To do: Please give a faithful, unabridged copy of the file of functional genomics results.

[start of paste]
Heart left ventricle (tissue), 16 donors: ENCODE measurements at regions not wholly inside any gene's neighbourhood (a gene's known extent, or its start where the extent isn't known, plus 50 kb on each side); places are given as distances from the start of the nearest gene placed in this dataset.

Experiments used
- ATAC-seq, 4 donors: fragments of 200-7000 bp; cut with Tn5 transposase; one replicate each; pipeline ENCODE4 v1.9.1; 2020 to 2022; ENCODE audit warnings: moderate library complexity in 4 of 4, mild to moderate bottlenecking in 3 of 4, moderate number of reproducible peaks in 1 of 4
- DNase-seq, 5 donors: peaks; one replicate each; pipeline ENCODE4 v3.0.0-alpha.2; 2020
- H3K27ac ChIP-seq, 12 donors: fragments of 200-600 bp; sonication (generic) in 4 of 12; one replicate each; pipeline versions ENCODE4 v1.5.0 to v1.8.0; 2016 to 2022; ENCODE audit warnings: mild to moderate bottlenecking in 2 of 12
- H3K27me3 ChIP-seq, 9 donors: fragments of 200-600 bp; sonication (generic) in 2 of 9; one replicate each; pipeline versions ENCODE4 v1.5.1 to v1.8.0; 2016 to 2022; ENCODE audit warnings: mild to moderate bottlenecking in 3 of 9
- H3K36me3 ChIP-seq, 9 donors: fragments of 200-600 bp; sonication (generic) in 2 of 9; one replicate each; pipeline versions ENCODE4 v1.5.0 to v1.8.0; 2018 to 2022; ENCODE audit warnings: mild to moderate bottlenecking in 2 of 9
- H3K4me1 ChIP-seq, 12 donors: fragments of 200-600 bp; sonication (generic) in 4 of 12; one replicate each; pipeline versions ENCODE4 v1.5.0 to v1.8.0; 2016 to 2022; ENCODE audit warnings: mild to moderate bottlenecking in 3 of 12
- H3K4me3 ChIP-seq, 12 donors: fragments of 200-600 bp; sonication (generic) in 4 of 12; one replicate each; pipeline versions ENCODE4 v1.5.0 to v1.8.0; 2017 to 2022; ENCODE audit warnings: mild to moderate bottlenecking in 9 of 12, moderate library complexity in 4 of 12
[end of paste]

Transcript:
Heart left ventricle (tissue), 16 donors: ENCODE measurements at regions not wholly inside any gene's neighbourhood (a gene's known extent, or its start where the extent isn't known, plus 50 kb on each side); places are given as distances from the start of the nearest gene placed in this dataset.

Experiments used
- ATAC-seq, 4 donors: fragments of 200-7000 bp; cut with Tn5 transposase; one replicate each; pipeline ENCODE4 v1.9.1; 2020 to 2022; ENCODE audit warnings: moderate library complexity in 4 of 4, mild to moderate bottlenecking in 3 of 4, moderate number of reproducible peaks in 1 of 4
- DNase-seq, 5 donors: peaks; one replicate each; pipeline ENCODE4 v3.0.0-alpha.2; 2020
- H3K27ac ChIP-seq, 12 donors: fragments of 200-600 bp; sonication (generic) in 4 of 12; one replicate each; pipeline versions ENCODE4 v1.5.0 to v1.8.0; 2016 to 2022; ENCODE audit warnings: mild to moderate bottlenecking in 2 of 12
- H3K27me3 ChIP-seq, 9 donors: fragments of 200-600 bp; sonication (generic) in 2 of 9; one replicate each; pipeline versions ENCODE4 v1.5.1 to v1.8.0; 2016 to 2022; ENCODE audit warnings: mild to moderate bottlenecking in 3 of 9
- H3K36me3 ChIP-seq, 9 donors: fragments of 200-600 bp; sonication (generic) in 2 of 9; one replicate each; pipeline versions ENCODE4 v1.5.0 to v1.8.0; 2018 to 2022; ENCODE audit warnings: mild to moderate bottlenecking in 2 of 9
- H3K4me1 ChIP-seq, 12 donors: fragments of 200-600 bp; sonication (generic) in 4 of 12; one replicate each; pipeline versions ENCODE4 v1.5.0 to v1.8.0; 2016 to 2022; ENCODE audit warnings: mild to moderate bottlenecking in 3 of 12
- H3K4me3 ChIP-seq, 12 donors: fragments of 200-600 bp; sonication (generic) in 4 of 12; one replicate each; pipeline versions ENCODE4 v1.5.0 to v1.8.0; 2017 to 2022; ENCODE audit warnings: mild to moderate bottlenecking in 9 of 12, moderate library complexity in 4 of 12